Hutchison R. A Comparison of a Fentanyl, morphine and hydromorphone Patient-controlled intravenous delivery for acute postoperative analgesia: A multicenter study of opioid-induced adverse reactions. Hospital Pharmacy 41:659-63, 2006.
Radovanovic D. The use of transdermal fentanyl in the treatment of cancer pain. Arch Oncol 10:263-66, 2002.
Baselt RC. Disposition of Toxic drugs and Chemicals in Man. 430-33, 2002.
Zheng M. Isolation, identification and synthesis of hydromorphone metabolites: analysis and antinociceptive activities in comparison to morphine. 1997.
Overdyk M. PCA presents serious risks. APSF Newsletter 20, 2005.
D'Argenio DZ, Schumitzky A, Wang X. ADAPT 5 User's Guide: Pharmacokinetic/Pharmacodynamic Systems Analysis Software. Los Angeles: Biomedical Simulations Resource, 2009.
D'Argenio D. ADAPT 5 User's Guide: Pharmacokinetic/Pharmacodynamic Systems Analysis Software. Los Angeles: Biomedical Simulations Resource, 2009.

Responsible Party: Children's Hospital Medical Center, Cincinnati Identifier: NCT01731873     History of Changes
Other Study ID Numbers: 2010-2268
First Posted: November 22, 2012    Key Record Dates
Last Update Posted: August 1, 2017
Last Verified: July 2017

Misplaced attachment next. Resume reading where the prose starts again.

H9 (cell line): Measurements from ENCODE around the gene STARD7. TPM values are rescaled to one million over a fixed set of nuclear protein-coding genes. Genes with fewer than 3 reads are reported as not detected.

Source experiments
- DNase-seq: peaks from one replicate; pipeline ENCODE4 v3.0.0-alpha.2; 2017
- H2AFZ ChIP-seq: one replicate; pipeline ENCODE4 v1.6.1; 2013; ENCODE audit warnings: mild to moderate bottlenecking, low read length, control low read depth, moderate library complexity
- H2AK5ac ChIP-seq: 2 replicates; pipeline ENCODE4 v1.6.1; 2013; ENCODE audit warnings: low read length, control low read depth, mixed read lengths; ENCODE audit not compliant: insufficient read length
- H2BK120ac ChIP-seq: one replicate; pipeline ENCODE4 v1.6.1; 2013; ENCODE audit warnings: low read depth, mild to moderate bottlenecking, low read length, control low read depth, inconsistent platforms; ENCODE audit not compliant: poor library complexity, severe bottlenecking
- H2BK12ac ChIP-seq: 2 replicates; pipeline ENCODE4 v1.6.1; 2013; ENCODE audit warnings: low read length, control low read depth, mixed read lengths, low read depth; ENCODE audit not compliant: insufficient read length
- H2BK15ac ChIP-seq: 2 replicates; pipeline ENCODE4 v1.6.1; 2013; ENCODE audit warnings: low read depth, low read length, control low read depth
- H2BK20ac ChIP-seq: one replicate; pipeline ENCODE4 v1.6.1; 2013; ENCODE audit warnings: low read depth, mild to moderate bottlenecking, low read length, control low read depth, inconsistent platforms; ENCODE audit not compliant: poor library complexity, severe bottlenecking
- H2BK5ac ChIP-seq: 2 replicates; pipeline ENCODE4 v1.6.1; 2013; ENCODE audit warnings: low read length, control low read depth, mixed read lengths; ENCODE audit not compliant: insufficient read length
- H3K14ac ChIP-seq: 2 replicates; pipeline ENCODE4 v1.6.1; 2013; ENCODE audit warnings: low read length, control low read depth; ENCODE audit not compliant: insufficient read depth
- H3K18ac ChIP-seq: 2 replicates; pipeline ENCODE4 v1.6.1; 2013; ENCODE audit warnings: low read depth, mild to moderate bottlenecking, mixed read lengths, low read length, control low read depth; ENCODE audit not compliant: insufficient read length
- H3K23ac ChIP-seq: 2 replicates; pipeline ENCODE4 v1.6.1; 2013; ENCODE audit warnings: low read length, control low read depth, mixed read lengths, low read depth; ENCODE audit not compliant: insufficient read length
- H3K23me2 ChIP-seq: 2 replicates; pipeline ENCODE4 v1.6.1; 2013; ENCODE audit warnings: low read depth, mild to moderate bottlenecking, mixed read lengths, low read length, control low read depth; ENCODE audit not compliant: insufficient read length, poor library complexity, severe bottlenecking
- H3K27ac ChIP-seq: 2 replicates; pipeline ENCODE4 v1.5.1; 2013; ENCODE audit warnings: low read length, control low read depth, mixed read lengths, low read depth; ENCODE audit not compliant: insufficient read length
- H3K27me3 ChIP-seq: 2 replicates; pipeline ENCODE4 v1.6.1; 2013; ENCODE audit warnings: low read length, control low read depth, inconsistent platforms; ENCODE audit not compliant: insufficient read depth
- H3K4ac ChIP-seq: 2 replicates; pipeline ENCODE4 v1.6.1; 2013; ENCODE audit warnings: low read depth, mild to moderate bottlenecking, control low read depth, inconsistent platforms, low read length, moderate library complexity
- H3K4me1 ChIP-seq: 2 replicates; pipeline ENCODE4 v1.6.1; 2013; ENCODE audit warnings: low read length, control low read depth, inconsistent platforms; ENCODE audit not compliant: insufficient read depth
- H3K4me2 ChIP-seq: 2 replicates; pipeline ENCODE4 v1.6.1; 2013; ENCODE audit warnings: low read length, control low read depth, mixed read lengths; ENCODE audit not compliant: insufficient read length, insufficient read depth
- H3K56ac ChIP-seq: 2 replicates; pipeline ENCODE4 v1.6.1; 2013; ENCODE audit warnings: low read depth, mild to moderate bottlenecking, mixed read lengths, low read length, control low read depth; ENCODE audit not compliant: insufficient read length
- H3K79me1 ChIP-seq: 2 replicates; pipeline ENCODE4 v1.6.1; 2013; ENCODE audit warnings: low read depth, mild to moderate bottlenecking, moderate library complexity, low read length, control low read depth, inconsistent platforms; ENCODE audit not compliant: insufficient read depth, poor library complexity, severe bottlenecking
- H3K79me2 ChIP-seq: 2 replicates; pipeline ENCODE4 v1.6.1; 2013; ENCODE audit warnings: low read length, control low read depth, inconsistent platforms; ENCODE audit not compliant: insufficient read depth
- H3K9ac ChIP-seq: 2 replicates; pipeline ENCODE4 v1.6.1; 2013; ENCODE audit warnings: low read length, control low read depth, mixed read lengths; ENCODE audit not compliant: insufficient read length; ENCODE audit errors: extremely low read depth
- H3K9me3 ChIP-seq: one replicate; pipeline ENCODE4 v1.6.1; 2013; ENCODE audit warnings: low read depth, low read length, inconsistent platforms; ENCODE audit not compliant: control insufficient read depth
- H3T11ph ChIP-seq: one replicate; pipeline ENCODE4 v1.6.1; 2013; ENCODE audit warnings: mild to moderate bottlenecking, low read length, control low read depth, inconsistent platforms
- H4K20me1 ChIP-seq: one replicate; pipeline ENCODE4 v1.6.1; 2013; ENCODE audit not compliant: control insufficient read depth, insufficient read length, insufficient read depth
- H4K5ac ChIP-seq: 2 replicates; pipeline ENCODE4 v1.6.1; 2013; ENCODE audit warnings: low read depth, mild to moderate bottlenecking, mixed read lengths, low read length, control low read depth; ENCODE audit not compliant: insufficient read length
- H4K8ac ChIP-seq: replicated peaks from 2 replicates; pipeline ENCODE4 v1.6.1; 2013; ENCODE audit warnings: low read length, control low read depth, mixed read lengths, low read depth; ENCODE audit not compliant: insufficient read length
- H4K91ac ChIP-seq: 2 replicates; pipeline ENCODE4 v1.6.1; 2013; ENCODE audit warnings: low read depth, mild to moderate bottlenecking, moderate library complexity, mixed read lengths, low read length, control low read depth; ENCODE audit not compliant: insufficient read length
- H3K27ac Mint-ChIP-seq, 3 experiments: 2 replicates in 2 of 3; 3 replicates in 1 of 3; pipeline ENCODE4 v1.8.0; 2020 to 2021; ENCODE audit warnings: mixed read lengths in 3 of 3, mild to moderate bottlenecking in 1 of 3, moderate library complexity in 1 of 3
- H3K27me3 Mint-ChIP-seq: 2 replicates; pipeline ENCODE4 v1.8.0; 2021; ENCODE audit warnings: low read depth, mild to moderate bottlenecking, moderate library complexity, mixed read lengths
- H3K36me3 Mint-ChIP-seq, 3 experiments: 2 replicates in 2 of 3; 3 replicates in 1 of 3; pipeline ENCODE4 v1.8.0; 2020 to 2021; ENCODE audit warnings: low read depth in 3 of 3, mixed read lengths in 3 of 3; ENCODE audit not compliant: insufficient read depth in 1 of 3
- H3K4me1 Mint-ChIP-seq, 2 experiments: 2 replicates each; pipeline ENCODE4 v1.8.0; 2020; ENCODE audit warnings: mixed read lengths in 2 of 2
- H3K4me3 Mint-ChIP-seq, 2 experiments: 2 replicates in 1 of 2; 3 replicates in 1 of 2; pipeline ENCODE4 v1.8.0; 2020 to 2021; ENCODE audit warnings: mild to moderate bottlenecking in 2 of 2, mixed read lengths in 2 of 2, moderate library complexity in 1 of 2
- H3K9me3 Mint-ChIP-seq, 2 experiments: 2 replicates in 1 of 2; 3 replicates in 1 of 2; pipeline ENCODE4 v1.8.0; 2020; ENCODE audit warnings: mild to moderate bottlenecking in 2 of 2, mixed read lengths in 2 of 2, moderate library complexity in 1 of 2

Individual Participant Data (IPD) Sharing Statement:
Plan to Share IPD: Yes
Plan Description: De-identified data may be shared with additional internal or external data warehouses/investigators. These include but are not limited to the i2b2-Research Data Warehouse protocol at CCHMC (IRB 2008-0834) for the purpose of linking this data to a de-identified copy of the participant's electronic medical record via an i2b2 database. The resulting de-identified i2b2 database will not be part of this research; but will be used to explore secondary phenotypes in future research studies and documented in the NIH-db-GaP (Database of Genotypes and Phenotypes).

Keywords provided by Children's Hospital Medical Center, Cincinnati:
postoperative pain
opioid adverse effects
respiratory depression
genetic polymorphisms